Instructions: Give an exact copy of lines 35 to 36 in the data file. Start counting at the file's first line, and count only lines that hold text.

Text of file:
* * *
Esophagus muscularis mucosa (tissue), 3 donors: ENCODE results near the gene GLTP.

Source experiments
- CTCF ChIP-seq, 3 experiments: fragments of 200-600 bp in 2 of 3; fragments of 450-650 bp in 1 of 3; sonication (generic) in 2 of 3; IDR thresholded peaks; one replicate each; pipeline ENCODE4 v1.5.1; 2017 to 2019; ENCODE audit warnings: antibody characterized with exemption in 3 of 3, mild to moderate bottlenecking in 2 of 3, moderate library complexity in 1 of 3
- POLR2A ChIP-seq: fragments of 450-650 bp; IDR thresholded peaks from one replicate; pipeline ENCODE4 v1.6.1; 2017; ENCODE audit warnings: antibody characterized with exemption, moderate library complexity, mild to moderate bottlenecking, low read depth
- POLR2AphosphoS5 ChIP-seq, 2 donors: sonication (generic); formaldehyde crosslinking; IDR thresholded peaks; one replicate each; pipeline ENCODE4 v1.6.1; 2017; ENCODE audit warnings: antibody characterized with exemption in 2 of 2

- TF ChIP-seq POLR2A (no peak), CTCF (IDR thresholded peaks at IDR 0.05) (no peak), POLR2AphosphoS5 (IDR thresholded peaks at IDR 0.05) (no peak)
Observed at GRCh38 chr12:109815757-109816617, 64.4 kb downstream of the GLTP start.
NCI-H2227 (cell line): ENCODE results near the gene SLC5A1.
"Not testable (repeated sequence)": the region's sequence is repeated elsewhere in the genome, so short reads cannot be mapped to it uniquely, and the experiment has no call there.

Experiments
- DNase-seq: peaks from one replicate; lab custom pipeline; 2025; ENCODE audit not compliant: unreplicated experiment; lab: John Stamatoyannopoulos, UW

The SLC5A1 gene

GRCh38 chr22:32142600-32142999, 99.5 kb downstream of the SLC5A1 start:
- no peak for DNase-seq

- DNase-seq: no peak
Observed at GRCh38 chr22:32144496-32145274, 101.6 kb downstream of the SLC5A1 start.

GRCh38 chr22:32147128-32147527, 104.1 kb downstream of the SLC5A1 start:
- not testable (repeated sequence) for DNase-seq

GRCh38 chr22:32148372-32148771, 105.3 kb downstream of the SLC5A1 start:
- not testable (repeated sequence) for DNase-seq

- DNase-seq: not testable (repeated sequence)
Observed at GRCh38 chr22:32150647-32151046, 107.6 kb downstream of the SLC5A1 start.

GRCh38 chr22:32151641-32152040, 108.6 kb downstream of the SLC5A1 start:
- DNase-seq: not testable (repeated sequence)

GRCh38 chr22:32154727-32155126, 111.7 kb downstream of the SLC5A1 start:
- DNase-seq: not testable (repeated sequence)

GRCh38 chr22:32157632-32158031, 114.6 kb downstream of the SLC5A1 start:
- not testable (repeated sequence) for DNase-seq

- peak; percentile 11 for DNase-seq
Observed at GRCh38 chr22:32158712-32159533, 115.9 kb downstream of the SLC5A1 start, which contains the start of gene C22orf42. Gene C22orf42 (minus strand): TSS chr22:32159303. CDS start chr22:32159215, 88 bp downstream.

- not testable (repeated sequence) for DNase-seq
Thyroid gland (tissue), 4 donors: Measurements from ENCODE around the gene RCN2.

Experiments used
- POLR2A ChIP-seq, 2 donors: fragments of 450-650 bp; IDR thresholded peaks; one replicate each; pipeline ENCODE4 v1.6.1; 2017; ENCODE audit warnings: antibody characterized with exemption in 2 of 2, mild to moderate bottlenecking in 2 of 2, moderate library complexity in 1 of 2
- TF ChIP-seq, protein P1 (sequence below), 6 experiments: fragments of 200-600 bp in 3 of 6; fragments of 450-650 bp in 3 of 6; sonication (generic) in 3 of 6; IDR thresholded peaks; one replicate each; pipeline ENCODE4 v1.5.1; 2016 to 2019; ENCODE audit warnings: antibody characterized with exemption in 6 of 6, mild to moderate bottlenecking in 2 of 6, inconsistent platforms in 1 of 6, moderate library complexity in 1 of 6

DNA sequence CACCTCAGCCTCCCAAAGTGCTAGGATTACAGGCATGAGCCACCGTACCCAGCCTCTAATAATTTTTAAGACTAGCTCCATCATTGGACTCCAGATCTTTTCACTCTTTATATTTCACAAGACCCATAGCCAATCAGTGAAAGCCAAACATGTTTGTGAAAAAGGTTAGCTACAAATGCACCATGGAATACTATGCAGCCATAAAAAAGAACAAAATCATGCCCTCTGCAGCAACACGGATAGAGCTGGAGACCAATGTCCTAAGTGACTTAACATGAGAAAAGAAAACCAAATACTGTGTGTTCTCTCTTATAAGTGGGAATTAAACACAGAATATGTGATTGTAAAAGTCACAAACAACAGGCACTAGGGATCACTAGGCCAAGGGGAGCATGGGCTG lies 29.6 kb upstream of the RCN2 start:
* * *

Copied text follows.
- TF ChIP-seq, protein P1 (sequence below), 6 experiments: fragments of 200-600 bp in 3 of 6; fragments of 450-650 bp in 3 of 6; sonication (generic) in 3 of 6; IDR thresholded peaks; one replicate each; pipeline ENCODE4 v1.5.1; 2016 to 2019; ENCODE audit warnings: antibody characterized with exemption in 6 of 6, mild to moderate bottlenecking in 2 of 6, inconsistent platforms in 1 of 6, moderate library complexity in 1 of 6

DNA sequence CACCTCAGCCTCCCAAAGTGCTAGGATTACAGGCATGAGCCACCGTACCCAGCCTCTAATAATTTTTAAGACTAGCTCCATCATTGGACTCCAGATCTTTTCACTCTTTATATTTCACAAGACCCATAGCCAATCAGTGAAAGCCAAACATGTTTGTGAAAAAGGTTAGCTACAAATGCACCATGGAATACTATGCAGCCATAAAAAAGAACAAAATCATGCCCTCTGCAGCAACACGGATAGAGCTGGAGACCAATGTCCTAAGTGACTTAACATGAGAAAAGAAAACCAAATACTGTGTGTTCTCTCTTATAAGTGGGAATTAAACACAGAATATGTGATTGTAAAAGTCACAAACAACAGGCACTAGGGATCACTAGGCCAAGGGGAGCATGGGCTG lies 29.6 kb upstream of the RCN2 start: